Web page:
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Discussion in 'Telecaster Discussion Forum' started by MikeyisB999, Sep 19, 2019.
COMPLETELY different sound. Took me 30 years to figure out the Tele is the way to go.
Who cares. The Strat sucks.
EMG has a knob for that.
Actually goes from Strat to Tele to PAF.
You had to be there...
Cheers buddy, really appreciate it.
Now that is a very good idea!!
Sound is always relative to pickups and the bridge used - the differences are huge when used in a stage scenario. With stomp boxes and small amps an acoustic and a Tele are likely to sound the same over youtube... I make Tele's all the time that have Strat pickup layouts and sound identical to Strats. So, ignoring what can't really be evaluated from youtube: I think there are three huge differences between a Strat and a Tele that make then completely different guitars.
1) The string spacing of the bridge: Now, if one does not play above the 5th fret, really there is no difference, but if one plays above the 5th fret a lot - the wider strat string spacing makes playing arpeggios and scales a whole different experience. The tighter string spacing of the Tele is perfect for more advanced playing because a player can use the same technique over a wider portion of the neck. This is similar to Gibson's spacing of LPs and SGs... however with a 25.5" scale, playing really technical scales, string skipping... requires an idiosyncratic approach that simply makes playing above the 5th fret on a Strat more work than it is on a Tele. Plus Tele's with the tighter string spacing and longer scale (which makes for a less muddy tone while increasing the differentiation between the neck and bridge pickup tone) is simply the best setup for a production guitar to play just about anything.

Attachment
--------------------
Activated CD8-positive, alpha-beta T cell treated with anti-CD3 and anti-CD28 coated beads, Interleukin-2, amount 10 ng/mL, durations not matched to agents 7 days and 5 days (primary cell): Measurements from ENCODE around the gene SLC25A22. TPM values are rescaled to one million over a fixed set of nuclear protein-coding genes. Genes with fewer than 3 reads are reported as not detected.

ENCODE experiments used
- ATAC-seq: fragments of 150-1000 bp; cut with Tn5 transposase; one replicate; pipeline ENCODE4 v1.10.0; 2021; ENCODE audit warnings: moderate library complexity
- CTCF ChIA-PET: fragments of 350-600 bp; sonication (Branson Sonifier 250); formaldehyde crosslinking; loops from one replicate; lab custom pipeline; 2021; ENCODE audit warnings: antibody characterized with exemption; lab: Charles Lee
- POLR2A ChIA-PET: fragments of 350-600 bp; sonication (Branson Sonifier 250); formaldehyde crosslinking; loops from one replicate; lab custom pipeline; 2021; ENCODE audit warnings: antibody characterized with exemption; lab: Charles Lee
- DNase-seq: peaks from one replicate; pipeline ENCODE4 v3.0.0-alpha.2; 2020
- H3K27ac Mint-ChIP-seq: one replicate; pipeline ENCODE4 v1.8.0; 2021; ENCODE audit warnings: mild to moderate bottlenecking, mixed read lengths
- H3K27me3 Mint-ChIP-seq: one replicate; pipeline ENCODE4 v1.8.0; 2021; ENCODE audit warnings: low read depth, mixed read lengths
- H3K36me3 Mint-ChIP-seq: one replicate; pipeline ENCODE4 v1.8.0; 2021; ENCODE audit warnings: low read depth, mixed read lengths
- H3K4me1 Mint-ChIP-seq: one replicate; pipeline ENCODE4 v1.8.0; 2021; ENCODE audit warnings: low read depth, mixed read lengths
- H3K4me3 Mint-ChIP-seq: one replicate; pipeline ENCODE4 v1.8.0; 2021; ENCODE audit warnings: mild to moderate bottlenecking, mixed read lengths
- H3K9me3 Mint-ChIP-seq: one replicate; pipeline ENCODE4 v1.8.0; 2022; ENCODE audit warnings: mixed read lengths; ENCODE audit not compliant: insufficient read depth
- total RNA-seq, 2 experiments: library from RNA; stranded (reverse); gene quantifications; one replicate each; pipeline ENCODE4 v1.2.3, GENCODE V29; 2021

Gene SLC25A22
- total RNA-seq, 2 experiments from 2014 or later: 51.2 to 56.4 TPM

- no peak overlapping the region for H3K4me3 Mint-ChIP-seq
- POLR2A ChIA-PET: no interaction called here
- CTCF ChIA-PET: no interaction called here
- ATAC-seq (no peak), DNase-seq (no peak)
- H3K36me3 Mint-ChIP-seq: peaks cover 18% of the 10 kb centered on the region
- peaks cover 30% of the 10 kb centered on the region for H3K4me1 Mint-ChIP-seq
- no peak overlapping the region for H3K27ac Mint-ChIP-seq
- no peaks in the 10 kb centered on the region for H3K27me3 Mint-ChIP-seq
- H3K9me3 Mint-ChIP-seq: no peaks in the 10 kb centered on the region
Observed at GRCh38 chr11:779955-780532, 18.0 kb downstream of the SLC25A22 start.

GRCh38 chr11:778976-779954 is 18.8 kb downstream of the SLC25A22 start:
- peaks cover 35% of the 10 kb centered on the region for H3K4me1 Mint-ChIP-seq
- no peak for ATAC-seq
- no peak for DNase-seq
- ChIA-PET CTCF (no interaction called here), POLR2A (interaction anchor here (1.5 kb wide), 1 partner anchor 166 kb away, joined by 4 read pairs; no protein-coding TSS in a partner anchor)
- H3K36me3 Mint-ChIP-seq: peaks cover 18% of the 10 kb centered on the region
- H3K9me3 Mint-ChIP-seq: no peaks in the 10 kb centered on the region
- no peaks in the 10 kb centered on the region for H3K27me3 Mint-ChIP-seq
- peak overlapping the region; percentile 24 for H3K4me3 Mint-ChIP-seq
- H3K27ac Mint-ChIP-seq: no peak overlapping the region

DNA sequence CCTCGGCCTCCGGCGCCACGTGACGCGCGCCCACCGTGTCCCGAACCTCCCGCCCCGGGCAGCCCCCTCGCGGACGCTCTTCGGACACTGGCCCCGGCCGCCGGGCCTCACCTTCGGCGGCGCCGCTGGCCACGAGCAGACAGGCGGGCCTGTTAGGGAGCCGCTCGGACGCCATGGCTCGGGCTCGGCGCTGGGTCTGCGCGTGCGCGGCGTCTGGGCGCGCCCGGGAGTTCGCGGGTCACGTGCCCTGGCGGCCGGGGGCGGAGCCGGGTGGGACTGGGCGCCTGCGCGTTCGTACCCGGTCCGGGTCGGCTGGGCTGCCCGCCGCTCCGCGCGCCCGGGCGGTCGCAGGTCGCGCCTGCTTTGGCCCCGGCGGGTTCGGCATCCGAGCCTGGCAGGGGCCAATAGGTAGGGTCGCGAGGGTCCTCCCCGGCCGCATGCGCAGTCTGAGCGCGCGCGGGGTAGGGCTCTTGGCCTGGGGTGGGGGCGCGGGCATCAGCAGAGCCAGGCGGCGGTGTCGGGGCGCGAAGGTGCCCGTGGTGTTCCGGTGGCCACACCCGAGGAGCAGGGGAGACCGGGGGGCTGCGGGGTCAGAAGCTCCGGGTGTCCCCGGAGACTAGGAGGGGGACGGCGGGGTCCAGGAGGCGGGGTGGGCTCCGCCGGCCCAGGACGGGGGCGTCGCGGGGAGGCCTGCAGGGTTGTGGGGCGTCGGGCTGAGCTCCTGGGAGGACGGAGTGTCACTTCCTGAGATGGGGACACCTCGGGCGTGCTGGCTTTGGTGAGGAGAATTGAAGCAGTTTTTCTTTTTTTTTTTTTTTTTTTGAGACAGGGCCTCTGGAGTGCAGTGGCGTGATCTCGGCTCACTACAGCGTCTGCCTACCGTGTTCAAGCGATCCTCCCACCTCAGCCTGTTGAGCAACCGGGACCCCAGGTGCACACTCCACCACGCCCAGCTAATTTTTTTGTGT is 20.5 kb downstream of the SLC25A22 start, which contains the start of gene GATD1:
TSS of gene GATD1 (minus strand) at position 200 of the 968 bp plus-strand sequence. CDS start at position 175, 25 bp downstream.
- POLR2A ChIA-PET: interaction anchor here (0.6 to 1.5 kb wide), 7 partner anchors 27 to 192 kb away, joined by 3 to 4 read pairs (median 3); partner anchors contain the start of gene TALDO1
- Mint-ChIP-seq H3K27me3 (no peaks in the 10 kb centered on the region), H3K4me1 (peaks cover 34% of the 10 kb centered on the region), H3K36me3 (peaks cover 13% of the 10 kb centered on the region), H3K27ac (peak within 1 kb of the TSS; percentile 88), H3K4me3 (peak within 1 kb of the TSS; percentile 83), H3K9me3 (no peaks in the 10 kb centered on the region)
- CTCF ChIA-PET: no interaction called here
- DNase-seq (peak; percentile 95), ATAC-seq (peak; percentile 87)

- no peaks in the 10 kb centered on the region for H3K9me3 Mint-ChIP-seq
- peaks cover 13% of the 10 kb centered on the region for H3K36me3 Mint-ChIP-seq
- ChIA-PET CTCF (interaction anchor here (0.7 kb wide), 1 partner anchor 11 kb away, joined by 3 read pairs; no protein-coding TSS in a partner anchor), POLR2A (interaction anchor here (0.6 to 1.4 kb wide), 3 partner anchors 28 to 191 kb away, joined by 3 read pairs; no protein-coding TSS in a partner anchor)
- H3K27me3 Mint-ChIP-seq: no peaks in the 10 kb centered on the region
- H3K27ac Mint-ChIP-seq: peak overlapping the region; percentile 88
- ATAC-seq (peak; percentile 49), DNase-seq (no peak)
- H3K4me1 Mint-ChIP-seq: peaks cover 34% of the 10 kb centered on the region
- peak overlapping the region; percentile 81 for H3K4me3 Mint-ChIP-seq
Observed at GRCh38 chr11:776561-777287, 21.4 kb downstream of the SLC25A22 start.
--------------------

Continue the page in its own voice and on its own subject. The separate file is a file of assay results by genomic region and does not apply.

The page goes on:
2) The 3-saddle bridge: If one plays cleanly and there is no buzzing with the setup on the guitar's relief, nut-slot depths and saddle heights (kind of what one gets from a PLEK machine); then I always hear a huge difference in how the Tele's notes have a rapid rise-time will always have a very slow decay of the note when compared to a Strat. This is because with the 3-saddle bridge each saddle has more mass and absorbs less of the energy of the string as it is played: This then allows the string to vibrate over the pickup better and makes the (attenuating) sympathetic vibration of the body vibration smaller for higher frequencies on Teles vs. the Strat where tremolo springs and lower mass saddles bleed the energy of the strings when played. So, this makes the Tele notes sustain longer, and allows the Tele player to create a much wider spectrum on tones based on the player's skill at dampening and picking dynamics. Tele's rock, but they are also excellent for just about any style of music for this one reason - they are extremely versatile.
3) The Tele's position using a strap is much better for using the whole neck: Try playing a scale above the 12th fret on a Strat, then switch to a Tele. The Tele makes if so much easier to play notes that are higher on the neck, and with the tighter string spacing, the difference is huge.